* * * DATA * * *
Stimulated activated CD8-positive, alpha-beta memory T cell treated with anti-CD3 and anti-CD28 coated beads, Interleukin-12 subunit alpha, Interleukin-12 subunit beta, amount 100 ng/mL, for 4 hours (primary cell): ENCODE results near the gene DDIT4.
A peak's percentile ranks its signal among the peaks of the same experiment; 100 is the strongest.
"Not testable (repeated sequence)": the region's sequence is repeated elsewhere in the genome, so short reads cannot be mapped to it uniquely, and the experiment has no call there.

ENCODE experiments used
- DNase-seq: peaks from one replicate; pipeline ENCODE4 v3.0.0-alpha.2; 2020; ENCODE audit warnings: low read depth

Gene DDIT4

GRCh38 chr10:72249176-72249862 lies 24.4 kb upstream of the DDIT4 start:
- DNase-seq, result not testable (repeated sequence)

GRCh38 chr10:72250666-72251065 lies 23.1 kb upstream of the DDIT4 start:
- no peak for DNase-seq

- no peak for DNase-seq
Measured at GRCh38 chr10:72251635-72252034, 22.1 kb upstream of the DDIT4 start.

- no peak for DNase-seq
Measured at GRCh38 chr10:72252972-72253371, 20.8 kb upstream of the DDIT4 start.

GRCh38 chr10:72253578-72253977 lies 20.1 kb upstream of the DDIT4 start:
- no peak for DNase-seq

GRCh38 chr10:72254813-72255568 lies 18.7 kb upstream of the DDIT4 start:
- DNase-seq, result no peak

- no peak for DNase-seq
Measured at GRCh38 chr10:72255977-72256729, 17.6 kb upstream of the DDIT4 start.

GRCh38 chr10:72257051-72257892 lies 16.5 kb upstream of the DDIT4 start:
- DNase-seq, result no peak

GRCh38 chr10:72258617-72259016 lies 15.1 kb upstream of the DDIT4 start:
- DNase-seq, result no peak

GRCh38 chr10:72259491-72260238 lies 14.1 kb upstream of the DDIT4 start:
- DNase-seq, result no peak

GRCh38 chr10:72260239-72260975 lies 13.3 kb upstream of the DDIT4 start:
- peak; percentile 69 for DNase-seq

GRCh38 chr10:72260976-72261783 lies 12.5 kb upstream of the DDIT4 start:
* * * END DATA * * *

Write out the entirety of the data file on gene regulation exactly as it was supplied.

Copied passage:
Stimulated activated CD8-positive, alpha-beta memory T cell treated with anti-CD3 and anti-CD28 coated beads, Interleukin-12 subunit alpha, Interleukin-12 subunit beta, amount 100 ng/mL, for 4 hours (primary cell): ENCODE results near the gene DDIT4.
A peak's percentile ranks its signal among the peaks of the same experiment; 100 is the strongest.
"Not testable (repeated sequence)": the region's sequence is repeated elsewhere in the genome, so short reads cannot be mapped to it uniquely, and the experiment has no call there.

ENCODE experiments used
- DNase-seq: peaks from one replicate; pipeline ENCODE4 v3.0.0-alpha.2; 2020; ENCODE audit warnings: low read depth

Gene DDIT4

GRCh38 chr10:72249176-72249862 lies 24.4 kb upstream of the DDIT4 start:
- DNase-seq, result not testable (repeated sequence)

GRCh38 chr10:72250666-72251065 lies 23.1 kb upstream of the DDIT4 start:
- no peak for DNase-seq

- no peak for DNase-seq
Measured at GRCh38 chr10:72251635-72252034, 22.1 kb upstream of the DDIT4 start.

- no peak for DNase-seq
Measured at GRCh38 chr10:72252972-72253371, 20.8 kb upstream of the DDIT4 start.

GRCh38 chr10:72253578-72253977 lies 20.1 kb upstream of the DDIT4 start:
- no peak for DNase-seq

GRCh38 chr10:72254813-72255568 lies 18.7 kb upstream of the DDIT4 start:
- DNase-seq, result no peak

- no peak for DNase-seq
Measured at GRCh38 chr10:72255977-72256729, 17.6 kb upstream of the DDIT4 start.

GRCh38 chr10:72257051-72257892 lies 16.5 kb upstream of the DDIT4 start:
- DNase-seq, result no peak

GRCh38 chr10:72258617-72259016 lies 15.1 kb upstream of the DDIT4 start:
- DNase-seq, result no peak

GRCh38 chr10:72259491-72260238 lies 14.1 kb upstream of the DDIT4 start:
- DNase-seq, result no peak

GRCh38 chr10:72260239-72260975 lies 13.3 kb upstream of the DDIT4 start:
- peak; percentile 69 for DNase-seq

GRCh38 chr10:72260976-72261783 lies 12.5 kb upstream of the DDIT4 start: